Prescribing medications is a critical part of medical practice, which frequently begins on the first day of internship. Medical graduates must be able to prescribe safely and effectively. Failure to do so carries significant health and economic consequences. In Australia (Hilmer et al., 2009), as in many other countries, it has been shown that most medical graduates cannot carry out rational prescribing and believe that they need more training in pharmacology.
Many efforts to improve prescribing by medical graduates nationally and internationally centre on developing standards and core curricula. In Australia, ASCEPT recently developed standards for the essential basic and clinical pharmacology knowledge, skills and attitudes that all medical graduates require to be fit to prescribe safely and effectively by graduation. NPS is currently facilitating a project to develop a prescribing competencies framework. Similar work has been performed internationally in the UK, Europe, the USA, and recently by the International Union of Basic and Clinical Pharmacology (IUPHAR).
Training medical students in pharmacotherapy has been shown to improve prescribing, although few studies have evaluated performance much beyond the training period. A wide range of teaching methods have been evaluated, with little head to head comparison. In Australian medical schools, pharmacology teaching includes lectures, problem based learning, use of student formularies, pharmaco-therapeutic tutorials, inter-professional learning tutorials involving medical and pharmacy students, ward rounds with pharmacists and/or use of electronic resources. NPS has developed an on-line National Prescribing Curriculum, a series of case-based modules for new prescribers designed to encourage confident and rational prescribing, and recently launched a National Inpatient Medication Chart online training course for medical students and graduates. Pharmacology teaching materials can be shared internationally through the IUPHAR education section shared teaching resources website (http://www.iuphar.org/sections/teaching/t_resources_m.html).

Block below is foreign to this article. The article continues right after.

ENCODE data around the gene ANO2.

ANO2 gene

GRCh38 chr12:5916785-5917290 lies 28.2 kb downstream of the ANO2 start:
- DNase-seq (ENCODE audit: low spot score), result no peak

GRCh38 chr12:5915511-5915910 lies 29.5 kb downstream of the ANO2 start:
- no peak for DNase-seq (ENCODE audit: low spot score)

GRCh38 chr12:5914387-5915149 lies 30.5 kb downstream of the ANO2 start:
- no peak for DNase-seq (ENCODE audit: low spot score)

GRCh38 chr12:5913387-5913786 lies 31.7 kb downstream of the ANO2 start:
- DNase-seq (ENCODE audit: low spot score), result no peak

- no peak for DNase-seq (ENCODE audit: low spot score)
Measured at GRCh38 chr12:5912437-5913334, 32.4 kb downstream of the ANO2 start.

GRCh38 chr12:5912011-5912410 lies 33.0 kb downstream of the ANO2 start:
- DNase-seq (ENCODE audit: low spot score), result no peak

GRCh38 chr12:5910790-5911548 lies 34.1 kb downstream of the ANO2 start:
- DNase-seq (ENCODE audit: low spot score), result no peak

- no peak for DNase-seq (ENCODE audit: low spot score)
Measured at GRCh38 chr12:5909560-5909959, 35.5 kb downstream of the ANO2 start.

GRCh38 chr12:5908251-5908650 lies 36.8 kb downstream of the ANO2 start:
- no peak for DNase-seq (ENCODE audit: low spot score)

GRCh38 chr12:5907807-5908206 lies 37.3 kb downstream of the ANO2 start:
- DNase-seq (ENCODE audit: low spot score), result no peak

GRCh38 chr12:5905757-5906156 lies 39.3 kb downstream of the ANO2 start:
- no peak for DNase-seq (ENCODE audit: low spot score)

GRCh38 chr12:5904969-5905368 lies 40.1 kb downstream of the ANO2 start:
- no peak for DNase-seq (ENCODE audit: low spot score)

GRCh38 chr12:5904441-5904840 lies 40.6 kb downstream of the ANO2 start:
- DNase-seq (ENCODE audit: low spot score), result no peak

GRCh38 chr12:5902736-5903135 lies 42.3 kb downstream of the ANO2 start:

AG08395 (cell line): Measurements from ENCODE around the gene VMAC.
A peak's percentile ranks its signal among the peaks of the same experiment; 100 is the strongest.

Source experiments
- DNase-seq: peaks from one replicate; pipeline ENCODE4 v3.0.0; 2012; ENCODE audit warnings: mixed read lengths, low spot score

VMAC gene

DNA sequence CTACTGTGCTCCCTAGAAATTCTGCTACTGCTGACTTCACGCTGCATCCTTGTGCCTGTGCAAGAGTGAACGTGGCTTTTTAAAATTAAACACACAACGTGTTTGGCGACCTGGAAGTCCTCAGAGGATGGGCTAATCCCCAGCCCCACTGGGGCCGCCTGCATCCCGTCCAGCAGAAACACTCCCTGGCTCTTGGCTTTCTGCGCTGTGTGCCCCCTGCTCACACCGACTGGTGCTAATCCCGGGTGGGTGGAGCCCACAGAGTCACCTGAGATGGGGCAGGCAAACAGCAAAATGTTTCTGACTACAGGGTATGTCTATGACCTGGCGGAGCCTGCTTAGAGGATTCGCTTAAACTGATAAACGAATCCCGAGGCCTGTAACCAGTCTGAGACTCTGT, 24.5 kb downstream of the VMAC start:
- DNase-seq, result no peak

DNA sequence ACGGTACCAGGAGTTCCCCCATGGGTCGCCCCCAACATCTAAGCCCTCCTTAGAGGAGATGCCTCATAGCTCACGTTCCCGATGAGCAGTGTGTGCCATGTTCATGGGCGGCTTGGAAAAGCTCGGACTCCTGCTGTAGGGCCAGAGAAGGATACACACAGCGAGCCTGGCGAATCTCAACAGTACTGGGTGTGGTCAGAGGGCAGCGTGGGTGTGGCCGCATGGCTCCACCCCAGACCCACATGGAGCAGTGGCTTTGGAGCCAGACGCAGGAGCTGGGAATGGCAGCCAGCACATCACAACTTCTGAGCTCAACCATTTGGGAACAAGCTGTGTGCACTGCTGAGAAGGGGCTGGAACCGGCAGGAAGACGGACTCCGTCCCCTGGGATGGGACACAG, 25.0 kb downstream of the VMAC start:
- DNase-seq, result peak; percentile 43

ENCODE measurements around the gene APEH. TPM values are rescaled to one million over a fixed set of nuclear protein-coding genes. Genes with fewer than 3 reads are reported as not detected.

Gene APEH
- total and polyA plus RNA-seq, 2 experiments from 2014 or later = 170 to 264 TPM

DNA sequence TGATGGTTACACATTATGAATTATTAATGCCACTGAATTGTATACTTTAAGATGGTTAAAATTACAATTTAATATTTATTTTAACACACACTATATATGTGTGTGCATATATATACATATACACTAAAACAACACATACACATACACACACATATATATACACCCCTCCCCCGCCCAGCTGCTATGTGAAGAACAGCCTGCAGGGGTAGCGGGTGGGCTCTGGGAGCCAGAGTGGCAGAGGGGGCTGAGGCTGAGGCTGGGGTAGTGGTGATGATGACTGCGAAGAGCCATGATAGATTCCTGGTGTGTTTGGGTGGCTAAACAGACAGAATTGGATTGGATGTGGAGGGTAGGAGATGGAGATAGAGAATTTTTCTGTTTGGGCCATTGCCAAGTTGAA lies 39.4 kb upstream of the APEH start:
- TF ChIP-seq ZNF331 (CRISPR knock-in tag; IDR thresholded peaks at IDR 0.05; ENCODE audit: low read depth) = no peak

Educational efforts to improve prescribing cannot be limited to medical students. With increasingly complex new drug regimens for increasingly complex and vulnerable patients, medical graduates at all levels of experience may benefit from ongoing education in clinical pharmacology and therapeutics. Locally, we demonstrated deficits in knowledge of clinical pharmacology of opioids in doctors at all levels of experience (Murnion et al., 2010), and have shown that junior medical officers benefit from and appreciate small group case based teaching about prescribing on the ward. Prescribers from other health care disciplines also require training, and the NPS competencies aim to be multidisciplinary. Educating consumers about drugs they are prescribed also plays a role in achieving quality use of medicines.
In Australia, recent steps to define the knowledge, skills and attitudes required for safe and effective prescribing, coupled with a wide range of teaching techniques, should improve prescribing by medical graduates. While education and training should reduce the risk of medication errors and adverse drug events, it is important that we also address other major risk factors in our healthcare system.
Hilmer SN, Seale JP, Le Couteur DG, Crampton R, Liddle C (2009) Do medical courses adequately prepare interns for safe and effective prescribing in New South Wales public hospitals? Internal Medicine Journal 39(7): 428-434.
Murnion BP, Gnjidic D, Hilmer SN (2010) Prescription and administration of opioids to hospital inpatients, and barriers to effective use. Pain Medicine 11(1):58-66.